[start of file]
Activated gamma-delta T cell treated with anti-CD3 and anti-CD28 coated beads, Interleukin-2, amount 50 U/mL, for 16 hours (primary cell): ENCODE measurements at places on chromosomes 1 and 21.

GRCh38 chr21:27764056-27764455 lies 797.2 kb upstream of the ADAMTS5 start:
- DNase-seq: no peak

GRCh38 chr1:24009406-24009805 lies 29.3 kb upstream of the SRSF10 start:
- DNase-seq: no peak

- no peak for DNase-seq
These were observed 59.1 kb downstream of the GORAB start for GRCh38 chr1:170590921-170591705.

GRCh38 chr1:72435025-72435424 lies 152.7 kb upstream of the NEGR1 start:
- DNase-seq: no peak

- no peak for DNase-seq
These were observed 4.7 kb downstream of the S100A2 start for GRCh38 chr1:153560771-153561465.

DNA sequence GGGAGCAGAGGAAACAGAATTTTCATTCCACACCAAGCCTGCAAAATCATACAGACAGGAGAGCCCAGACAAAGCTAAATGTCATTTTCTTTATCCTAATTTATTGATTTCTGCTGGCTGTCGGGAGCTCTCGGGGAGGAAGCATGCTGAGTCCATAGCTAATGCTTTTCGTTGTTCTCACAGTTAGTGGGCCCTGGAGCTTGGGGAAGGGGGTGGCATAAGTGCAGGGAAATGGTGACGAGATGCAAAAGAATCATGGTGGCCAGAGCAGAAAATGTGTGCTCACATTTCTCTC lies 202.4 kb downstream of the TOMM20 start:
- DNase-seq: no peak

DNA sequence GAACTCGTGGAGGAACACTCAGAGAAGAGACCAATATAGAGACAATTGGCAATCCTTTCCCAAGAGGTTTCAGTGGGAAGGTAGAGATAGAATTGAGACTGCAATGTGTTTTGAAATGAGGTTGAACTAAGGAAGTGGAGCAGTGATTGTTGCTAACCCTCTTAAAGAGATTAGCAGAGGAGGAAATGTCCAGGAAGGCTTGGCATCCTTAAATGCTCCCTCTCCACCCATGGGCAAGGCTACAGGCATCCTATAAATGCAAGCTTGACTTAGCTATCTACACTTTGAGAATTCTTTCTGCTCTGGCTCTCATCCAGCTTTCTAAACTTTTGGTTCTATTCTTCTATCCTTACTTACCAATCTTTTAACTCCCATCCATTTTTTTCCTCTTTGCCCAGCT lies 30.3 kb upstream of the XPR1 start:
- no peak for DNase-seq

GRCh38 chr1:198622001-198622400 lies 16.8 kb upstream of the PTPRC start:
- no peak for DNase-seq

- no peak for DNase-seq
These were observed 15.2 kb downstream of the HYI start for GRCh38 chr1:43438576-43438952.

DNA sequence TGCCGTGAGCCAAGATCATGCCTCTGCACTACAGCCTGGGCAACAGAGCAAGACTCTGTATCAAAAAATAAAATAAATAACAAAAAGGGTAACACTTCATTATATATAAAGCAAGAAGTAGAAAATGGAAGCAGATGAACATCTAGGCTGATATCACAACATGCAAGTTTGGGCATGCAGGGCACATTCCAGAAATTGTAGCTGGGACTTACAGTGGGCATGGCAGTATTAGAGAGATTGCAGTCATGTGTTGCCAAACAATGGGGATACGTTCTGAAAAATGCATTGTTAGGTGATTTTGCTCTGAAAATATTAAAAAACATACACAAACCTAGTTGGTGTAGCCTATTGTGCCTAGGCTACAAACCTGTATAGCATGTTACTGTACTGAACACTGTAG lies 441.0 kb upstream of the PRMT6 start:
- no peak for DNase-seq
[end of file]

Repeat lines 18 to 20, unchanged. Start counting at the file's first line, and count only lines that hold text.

- no peak for DNase-seq
These were observed 15.2 kb downstream of the HYI start for GRCh38 chr1:43438576-43438952.

DNA sequence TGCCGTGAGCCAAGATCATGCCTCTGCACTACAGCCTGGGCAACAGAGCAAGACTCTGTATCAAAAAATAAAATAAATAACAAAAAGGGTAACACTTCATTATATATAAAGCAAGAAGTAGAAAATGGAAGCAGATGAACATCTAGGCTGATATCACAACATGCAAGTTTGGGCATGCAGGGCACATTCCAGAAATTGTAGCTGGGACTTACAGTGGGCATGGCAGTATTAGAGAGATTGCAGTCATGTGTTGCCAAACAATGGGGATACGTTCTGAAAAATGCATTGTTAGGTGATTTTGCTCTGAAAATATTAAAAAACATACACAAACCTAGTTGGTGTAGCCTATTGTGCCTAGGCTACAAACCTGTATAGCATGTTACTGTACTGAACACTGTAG lies 441.0 kb upstream of the PRMT6 start: